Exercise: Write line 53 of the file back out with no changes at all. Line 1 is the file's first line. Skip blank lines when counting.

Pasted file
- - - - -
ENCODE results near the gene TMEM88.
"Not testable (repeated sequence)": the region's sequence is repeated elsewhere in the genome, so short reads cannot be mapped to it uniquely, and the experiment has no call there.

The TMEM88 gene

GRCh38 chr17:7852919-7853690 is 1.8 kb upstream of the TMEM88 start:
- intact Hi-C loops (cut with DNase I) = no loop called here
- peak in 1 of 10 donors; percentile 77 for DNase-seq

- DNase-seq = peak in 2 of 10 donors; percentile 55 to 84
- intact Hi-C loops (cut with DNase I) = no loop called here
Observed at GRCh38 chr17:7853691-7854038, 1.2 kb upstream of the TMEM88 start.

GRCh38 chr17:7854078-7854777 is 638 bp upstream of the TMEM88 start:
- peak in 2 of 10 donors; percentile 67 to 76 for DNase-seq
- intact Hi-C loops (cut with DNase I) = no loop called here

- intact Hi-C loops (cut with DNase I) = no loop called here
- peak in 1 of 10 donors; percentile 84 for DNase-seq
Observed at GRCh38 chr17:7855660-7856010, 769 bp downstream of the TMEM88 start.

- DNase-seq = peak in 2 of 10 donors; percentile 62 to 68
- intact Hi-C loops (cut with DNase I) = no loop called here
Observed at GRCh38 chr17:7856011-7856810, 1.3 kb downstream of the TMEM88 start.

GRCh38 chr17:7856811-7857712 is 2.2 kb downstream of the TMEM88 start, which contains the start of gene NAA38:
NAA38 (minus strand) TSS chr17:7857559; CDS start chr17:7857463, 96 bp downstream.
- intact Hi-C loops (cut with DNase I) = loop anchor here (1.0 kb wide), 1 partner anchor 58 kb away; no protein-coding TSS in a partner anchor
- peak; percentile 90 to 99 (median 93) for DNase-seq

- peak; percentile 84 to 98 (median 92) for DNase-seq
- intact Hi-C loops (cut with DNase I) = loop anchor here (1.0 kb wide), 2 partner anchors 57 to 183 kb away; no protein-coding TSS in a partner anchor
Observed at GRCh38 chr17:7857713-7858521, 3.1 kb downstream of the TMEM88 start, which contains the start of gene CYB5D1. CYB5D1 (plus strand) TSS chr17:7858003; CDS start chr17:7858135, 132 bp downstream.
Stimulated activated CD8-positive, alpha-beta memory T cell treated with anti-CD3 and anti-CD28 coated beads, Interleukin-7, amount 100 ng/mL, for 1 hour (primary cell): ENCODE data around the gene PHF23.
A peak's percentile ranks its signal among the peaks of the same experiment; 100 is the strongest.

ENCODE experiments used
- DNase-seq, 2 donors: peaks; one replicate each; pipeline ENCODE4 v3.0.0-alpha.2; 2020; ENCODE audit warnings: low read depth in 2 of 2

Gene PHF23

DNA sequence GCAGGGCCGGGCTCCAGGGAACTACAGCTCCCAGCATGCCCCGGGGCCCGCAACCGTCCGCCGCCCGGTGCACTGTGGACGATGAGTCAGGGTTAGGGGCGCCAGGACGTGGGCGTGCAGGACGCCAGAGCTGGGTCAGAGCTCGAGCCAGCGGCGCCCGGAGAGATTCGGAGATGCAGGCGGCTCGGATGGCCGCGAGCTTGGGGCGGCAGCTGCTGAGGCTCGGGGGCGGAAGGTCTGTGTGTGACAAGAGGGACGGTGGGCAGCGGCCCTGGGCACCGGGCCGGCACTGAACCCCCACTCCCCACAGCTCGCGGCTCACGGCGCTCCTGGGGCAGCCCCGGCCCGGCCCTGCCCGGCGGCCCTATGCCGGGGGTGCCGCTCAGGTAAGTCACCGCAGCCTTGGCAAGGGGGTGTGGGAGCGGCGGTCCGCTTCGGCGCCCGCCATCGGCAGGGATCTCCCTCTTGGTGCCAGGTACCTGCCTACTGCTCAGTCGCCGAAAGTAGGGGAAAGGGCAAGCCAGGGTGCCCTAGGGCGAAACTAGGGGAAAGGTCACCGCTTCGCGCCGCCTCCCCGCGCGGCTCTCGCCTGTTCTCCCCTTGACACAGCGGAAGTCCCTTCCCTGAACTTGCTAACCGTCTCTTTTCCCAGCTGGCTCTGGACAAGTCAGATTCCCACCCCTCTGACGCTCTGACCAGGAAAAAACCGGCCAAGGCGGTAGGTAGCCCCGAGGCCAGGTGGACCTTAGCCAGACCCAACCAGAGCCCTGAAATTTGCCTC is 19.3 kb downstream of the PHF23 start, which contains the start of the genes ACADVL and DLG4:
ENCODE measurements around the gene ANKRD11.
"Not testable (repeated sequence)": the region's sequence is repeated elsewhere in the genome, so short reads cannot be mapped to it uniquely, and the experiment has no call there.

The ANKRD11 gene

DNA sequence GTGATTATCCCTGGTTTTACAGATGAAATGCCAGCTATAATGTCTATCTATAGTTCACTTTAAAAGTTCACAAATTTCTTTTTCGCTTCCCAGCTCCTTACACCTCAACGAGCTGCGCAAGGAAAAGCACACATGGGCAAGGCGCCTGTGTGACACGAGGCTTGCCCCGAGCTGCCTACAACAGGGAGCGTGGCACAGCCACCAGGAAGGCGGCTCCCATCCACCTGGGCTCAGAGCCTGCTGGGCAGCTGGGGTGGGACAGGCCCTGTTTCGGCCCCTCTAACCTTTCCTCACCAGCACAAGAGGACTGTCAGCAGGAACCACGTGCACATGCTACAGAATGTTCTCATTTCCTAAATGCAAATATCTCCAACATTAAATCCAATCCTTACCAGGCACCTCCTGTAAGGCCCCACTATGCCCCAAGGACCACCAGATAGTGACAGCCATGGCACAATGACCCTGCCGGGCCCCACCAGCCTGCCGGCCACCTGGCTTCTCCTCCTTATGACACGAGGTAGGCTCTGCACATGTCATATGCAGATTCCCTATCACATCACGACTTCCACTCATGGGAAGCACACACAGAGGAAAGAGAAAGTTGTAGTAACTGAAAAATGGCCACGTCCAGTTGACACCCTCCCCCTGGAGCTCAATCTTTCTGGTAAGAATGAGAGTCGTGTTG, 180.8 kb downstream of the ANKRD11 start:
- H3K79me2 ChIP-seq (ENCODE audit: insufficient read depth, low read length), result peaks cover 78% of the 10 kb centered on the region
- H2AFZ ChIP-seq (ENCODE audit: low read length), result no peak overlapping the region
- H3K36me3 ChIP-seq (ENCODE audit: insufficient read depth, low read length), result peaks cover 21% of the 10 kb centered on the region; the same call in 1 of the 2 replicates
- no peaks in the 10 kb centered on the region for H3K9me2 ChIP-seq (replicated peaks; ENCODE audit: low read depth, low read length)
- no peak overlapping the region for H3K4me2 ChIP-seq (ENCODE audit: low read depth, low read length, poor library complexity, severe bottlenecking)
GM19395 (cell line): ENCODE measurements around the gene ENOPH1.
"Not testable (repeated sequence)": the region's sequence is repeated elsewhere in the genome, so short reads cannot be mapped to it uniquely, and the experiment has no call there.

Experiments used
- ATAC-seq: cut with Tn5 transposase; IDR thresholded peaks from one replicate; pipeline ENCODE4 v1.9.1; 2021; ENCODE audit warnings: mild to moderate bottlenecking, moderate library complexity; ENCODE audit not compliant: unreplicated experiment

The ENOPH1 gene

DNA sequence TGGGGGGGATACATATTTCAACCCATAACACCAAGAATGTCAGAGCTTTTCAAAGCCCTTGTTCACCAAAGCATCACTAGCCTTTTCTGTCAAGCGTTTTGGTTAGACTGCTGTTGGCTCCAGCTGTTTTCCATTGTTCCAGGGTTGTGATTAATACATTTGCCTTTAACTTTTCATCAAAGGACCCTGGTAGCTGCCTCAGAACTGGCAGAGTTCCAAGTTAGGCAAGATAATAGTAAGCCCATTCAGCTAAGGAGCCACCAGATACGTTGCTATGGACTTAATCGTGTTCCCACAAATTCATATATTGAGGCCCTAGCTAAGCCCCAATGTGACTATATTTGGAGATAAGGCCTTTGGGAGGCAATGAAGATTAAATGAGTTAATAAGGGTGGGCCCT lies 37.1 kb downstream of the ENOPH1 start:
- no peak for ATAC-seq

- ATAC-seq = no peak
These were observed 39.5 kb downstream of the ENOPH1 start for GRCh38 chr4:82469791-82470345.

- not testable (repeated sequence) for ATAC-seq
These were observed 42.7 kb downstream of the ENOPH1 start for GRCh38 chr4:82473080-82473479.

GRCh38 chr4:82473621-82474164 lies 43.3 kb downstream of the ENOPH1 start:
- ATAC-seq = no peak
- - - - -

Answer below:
- ATAC-seq = no peak